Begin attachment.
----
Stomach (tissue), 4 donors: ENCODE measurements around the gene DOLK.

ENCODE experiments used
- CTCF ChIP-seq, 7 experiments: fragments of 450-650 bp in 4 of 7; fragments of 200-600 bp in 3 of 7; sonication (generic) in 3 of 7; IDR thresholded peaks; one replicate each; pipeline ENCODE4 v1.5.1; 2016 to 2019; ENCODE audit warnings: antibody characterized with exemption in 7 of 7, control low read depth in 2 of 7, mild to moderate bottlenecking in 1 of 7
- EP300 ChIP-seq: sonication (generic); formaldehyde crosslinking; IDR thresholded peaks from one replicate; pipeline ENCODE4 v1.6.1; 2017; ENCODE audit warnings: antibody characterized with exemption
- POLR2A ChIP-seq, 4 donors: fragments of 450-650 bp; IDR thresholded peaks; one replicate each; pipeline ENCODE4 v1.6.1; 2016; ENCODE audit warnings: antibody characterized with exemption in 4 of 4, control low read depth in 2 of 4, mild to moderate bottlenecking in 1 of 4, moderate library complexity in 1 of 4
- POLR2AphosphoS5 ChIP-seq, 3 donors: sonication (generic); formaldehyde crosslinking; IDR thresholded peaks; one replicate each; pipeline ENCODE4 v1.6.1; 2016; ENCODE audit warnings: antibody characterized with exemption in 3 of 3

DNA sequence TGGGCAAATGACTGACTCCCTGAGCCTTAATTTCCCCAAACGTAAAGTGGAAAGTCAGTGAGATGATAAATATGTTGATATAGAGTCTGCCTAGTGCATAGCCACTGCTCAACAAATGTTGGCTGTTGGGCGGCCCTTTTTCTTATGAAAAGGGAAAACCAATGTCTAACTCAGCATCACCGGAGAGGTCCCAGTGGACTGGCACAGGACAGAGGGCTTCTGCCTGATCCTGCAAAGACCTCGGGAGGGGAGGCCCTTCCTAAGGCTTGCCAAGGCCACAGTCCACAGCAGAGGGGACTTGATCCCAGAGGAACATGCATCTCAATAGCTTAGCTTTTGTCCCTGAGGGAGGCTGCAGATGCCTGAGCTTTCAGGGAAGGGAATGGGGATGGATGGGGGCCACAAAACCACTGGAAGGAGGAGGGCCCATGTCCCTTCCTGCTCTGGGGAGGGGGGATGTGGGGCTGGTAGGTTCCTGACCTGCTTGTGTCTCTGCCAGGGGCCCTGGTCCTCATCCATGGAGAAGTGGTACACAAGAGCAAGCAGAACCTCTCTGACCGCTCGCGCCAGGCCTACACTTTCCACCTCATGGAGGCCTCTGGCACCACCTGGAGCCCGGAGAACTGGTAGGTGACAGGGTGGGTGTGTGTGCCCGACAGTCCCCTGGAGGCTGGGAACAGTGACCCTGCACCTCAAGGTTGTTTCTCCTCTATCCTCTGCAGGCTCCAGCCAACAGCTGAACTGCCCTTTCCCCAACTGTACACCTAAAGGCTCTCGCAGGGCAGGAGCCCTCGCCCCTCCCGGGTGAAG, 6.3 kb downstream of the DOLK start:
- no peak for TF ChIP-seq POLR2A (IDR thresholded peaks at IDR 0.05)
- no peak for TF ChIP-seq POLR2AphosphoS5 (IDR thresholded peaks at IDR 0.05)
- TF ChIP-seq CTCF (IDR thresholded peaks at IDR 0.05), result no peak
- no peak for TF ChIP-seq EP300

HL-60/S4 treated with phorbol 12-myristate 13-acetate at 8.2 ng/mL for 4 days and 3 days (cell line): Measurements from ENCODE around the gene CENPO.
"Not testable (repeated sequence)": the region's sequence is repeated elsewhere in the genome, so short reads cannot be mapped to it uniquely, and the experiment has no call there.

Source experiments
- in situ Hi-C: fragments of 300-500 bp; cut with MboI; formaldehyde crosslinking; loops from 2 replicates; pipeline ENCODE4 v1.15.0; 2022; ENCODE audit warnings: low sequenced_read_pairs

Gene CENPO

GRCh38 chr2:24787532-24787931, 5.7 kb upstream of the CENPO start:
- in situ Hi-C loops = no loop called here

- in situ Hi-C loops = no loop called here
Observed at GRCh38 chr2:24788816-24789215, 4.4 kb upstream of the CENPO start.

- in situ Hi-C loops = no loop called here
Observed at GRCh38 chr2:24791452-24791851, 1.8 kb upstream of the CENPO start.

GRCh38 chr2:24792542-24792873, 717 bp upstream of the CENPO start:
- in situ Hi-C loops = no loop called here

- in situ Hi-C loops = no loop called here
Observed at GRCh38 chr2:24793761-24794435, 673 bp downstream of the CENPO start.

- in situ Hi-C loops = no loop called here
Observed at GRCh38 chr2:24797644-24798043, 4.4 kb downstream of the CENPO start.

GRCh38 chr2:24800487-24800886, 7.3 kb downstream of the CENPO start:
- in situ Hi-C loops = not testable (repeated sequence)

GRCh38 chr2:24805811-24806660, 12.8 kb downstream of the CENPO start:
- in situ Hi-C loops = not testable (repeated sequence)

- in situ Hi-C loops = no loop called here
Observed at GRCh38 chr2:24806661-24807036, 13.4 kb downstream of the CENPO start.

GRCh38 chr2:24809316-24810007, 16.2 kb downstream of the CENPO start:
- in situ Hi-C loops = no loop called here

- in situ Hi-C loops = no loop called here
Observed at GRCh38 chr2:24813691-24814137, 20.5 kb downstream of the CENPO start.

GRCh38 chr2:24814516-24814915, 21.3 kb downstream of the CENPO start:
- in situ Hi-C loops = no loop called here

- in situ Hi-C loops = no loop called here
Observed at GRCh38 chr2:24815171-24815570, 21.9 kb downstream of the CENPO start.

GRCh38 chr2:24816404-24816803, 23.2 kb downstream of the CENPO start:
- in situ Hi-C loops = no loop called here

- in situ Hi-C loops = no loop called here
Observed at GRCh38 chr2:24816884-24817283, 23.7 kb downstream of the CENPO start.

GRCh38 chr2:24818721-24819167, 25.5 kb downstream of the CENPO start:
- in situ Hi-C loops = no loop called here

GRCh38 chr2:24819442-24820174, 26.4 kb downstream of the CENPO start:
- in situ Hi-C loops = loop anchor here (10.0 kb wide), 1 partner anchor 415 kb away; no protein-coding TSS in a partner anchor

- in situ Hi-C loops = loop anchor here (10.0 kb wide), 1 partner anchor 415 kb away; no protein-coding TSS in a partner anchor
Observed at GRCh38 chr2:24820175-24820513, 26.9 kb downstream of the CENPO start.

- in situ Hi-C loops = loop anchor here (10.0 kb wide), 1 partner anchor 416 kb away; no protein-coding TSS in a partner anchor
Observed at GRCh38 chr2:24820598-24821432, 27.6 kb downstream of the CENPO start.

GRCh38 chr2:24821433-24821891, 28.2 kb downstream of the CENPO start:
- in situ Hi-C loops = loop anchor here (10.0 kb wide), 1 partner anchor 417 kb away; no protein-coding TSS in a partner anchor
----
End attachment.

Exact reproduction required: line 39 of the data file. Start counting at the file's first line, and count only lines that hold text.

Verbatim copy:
GRCh38 chr2:24814516-24814915, 21.3 kb downstream of the CENPO start: